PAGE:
My 8 months in Australia on the #tripofalifetime came along with a precious haul of priceless memories, amongst which was one particular encounter. I am referring to the day when I took a train from central Melbourne to Glen Waverley to meet and work out with my favourite bodybuilder, the phenomenal Aaron Curtis.
Prior to meeting Aaron I had been following him for a good 4/5 years, around the time I started taking bodybuilding more seriously. The first time I came across Aaron was through this videoclip. Have a look…
What struck me most about Aaron were a number of traits we had in common;
Like me, Aaron had the privilege to grow up with the mindset of an athlete as he competed in middle-distance athletic events. Like me, Aaron was born in 1984. Like me, Aaron stands proud against performance enhancing drugs.
Aaron has been a major source of inspiration for me over the past few years, managing to achieve an incredible physique the natural way, without using steroids or taking any lazy shortcuts. On top of all this, Aaron is a gentleman with a ridiculous sense of humour.
In view of sharing some Curtis fitspiration with you Mirror Friendly followers, I asked Aaron to be kind enough in answering a few questions which I had always wanted to ask him.
So here goes my Q&A with the legend himself…
Name and Surname: Aaron Curtis
Job: Personal Trainer
Achievements: Last place in the 2013 IFBB FitX Men’s Physique. (Andrew: “Stop fishing for compliments mate”)
What led you to take up bodybuilding? Various injuries from football and athletics.
In what way has athletics influenced you? It instilled in me a solid work ethic and the realisation that you only get out what you put in.
How often do you train and how do you split your training?
At the moment I train 5 days a week:
- Back/Rear delts
- Quads/Hams, Back/Calves
How does your typical daily diet look like?
Current macros: Proteins 280g Carbohydrates 420g Fats 90g (c.a. 3600 calories)
Meal 1: Rice, yoghurt, cottage cheese, apple, banana, strawberries, honey, cinnamon.
Meal 2: Salmon, lettuce, tomato, celery, capsicum, cucumber, nuts, seeds, salt and pepper.
Meal 3: Kangaroo, sweet potato, beetroot, zucchini, cucumber, cabbage, celery, chili flakes, hot sauce, sweet chili sauce, salt and pepper.
Meal 4: Chicken, potato, zucchini, cucumber, cabbage, celery, chili flakes, hot sauce, satay sauce, salt and pepper.
Meal 5: Either chicken/beef/kangaroo/fish, a couple eggs and various non starchy vegetable matter.
I like to focus on eating mostly whole, unprocessed foods, as I make an effort to keep artificial colours, flavours and preservatives to a minimum.
What is your favourite treat/cheat meal and how often do get to take it generally?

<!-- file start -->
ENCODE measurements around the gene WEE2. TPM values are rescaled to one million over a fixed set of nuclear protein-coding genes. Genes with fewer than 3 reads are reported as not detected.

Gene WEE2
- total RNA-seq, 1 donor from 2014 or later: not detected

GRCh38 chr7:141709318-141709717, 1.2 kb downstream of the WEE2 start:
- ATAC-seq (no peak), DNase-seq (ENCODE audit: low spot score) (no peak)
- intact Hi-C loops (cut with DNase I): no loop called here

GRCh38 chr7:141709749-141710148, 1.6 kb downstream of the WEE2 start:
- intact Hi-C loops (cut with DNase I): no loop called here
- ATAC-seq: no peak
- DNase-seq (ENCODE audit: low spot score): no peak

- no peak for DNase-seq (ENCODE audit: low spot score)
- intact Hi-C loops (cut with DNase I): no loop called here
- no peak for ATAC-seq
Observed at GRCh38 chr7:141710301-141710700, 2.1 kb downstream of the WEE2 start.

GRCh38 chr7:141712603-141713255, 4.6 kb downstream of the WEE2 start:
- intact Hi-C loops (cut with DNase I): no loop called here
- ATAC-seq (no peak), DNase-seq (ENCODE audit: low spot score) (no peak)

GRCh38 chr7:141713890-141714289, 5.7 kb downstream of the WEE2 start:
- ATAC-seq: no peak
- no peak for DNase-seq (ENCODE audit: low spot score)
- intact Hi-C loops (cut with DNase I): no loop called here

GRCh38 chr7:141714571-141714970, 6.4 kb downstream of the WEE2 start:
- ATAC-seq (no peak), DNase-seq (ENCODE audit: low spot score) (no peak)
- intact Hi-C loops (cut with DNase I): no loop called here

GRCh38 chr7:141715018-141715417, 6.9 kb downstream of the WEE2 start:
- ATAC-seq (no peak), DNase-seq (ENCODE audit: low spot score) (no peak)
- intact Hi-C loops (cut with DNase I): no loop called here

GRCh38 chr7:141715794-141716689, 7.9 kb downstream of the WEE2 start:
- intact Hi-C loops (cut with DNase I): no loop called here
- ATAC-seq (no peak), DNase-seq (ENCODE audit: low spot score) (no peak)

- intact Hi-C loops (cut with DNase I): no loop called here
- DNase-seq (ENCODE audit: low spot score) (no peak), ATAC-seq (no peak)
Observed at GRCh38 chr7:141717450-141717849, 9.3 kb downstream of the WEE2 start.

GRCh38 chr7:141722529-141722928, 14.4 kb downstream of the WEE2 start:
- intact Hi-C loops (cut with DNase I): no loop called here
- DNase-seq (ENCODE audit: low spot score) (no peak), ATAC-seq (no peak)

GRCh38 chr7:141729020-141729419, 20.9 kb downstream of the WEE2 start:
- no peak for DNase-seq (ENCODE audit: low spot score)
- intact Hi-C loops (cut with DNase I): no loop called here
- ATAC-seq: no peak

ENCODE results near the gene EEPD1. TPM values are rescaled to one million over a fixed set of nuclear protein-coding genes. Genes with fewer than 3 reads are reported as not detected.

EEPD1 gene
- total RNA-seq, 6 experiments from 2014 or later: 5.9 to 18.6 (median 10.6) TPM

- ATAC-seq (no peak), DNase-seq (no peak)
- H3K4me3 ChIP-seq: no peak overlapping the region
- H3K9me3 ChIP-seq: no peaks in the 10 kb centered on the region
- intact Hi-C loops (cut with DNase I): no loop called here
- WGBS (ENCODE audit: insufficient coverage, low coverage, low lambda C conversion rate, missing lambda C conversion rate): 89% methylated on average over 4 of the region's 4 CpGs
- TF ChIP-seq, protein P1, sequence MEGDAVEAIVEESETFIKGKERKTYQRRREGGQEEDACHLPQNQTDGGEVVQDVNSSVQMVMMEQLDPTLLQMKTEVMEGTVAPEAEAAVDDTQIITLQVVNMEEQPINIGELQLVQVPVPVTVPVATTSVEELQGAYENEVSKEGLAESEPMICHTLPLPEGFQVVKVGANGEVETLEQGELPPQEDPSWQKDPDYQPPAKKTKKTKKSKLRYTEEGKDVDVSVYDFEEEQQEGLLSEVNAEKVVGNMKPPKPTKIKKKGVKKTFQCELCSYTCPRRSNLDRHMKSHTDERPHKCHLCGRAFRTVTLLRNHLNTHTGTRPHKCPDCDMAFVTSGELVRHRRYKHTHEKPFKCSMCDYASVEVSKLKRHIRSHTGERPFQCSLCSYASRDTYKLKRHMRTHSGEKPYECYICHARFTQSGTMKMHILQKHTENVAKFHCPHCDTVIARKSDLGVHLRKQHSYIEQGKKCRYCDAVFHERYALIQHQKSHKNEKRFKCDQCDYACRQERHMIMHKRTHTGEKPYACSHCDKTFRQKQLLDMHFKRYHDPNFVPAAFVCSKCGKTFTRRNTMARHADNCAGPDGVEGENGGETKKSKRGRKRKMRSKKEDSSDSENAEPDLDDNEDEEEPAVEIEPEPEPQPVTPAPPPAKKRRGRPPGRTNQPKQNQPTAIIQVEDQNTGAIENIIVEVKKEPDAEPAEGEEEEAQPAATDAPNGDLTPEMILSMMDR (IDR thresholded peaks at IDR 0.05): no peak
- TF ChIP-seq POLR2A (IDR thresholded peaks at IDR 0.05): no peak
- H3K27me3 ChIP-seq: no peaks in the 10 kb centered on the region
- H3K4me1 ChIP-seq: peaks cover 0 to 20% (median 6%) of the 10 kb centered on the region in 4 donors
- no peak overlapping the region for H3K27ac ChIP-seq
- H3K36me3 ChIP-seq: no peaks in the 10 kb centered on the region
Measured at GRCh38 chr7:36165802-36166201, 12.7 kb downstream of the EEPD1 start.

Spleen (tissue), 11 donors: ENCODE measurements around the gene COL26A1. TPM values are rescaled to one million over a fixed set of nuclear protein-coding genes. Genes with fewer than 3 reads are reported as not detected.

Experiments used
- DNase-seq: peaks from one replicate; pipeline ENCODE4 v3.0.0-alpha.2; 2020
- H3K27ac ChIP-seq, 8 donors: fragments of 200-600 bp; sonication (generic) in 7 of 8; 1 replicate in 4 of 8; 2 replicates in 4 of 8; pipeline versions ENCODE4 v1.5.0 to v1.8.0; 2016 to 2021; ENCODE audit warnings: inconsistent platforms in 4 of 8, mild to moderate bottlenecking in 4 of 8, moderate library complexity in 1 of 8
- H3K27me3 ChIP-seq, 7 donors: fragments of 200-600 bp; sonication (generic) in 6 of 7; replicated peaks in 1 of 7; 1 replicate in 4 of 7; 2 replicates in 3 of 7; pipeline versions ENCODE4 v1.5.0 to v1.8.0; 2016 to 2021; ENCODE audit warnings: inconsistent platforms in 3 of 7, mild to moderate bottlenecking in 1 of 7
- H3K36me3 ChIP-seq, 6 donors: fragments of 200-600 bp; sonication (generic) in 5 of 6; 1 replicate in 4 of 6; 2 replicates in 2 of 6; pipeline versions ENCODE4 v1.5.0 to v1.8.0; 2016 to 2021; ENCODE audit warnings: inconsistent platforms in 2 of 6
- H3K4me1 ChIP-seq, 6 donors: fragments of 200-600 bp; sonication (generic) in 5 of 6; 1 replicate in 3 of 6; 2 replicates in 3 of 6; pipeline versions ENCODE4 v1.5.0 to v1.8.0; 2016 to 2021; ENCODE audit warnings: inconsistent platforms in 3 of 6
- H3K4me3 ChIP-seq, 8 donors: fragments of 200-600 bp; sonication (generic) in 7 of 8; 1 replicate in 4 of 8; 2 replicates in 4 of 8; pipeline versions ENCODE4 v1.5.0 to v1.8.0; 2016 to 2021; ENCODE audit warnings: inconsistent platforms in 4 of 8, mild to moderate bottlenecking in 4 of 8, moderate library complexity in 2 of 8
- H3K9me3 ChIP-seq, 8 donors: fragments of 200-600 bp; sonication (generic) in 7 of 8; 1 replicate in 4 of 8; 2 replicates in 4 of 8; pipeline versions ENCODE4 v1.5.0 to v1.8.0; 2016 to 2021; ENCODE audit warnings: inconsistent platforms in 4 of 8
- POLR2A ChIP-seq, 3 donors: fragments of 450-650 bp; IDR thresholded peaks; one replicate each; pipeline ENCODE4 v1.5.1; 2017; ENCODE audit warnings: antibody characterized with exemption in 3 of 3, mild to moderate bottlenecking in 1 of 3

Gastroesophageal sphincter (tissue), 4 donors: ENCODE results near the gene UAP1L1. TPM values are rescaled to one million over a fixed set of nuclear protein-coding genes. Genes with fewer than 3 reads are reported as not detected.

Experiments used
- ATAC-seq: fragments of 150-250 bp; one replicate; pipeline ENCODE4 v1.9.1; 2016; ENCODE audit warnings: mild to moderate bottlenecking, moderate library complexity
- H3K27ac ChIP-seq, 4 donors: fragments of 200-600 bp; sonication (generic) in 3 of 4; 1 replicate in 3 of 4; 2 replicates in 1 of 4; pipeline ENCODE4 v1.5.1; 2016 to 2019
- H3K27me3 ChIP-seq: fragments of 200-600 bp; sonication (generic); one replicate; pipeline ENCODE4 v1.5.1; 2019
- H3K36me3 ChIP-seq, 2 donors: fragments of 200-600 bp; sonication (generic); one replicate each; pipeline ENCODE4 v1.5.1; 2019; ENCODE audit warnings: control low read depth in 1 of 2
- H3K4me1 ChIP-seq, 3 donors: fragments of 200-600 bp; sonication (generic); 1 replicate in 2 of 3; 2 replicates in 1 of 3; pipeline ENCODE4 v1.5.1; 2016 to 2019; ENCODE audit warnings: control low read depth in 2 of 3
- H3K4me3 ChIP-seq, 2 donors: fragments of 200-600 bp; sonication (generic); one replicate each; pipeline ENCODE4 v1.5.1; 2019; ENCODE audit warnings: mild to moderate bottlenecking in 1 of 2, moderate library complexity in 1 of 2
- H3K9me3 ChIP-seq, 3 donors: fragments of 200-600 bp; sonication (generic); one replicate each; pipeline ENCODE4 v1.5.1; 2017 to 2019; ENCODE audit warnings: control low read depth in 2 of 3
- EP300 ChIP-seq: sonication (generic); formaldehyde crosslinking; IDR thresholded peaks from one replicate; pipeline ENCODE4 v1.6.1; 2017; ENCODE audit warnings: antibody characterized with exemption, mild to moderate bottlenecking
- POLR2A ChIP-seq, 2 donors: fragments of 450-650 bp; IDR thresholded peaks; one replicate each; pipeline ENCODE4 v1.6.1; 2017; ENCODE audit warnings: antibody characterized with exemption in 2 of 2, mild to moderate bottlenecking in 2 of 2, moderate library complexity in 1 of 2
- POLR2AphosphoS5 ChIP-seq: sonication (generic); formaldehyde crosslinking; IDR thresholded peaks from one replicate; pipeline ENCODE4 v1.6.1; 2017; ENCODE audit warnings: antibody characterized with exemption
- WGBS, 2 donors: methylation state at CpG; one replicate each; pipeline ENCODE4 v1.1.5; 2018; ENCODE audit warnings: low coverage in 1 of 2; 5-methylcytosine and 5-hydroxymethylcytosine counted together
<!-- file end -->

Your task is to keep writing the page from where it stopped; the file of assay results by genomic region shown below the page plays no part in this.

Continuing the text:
Sushi, ice cream and hot cross buns. Once a week.
What are your fitness-related goals and how do you stay motivated to keep working at them?
To get as big and strong as possible. I really just enjoy training hard, pushing myself physically and eating lots, so getting bigger and stronger is just a byproduct of those things really.
How important is it for someone with our lifestyle to hang out with people of the same or similar mindset?
They say to be successful you should surround yourself with like minded, successful people… I have definitely never bothered with that. It does seem appealing though.
What is your opinion on doping and substance abuse?
I have only ever cared about being a better version of myself, so I have never felt the need to use performance enhancing drugs. I am strongly against doping in drug tested sports and I would be happy to fight any drug cheats in a mixed martial arts competition.
Nowadays it’s hard to find top quality athletes in bodybuilding who are natural. What made you stay away from crossing the line like the majority do? Why do you think that people nowadays revert to doping already from a very young age?
Over the years, I have had a lot of very good ‘bad examples’ around me, when it comes to performance enhancing and recreational drug use. After watching a couple friends die, I have absolutely no desire to develop a life long drug dependency.
What can be done to fight this problem in sports and in society?
Do you believe the human body has a limit as to how much it can physically improve the natural way?
Yes, but I don’t know anyone personally who has reached that physical limit. The only limiting factor I see is time, as eventually we all get to a point where our bodies are too old and we will start to regress.
What in your opinion is the key to achieve physical greatness?
Eat at at calorie surplus and progressively overload, for a very long time.
Why do you love bodybuilding? What does it give you?
It gives me structure, the ability to set goals and an enjoyable physical outlet.
Your favourite quote:
“Too big for quotes.” Aaron Curtis – Skinny Natural Bodybuilder
Thanks so much for your time Aaron. Keep inspiring in proving you’re #toobigforsteroids 🙂
Finally, on behalf of the Mirror Friendly team and our followers I would like to wish you all the best as you shortly become a dad for the first time (what a lucky kid!). I am looking forward to see what a great skinny daddy you will be.
To fitness with love,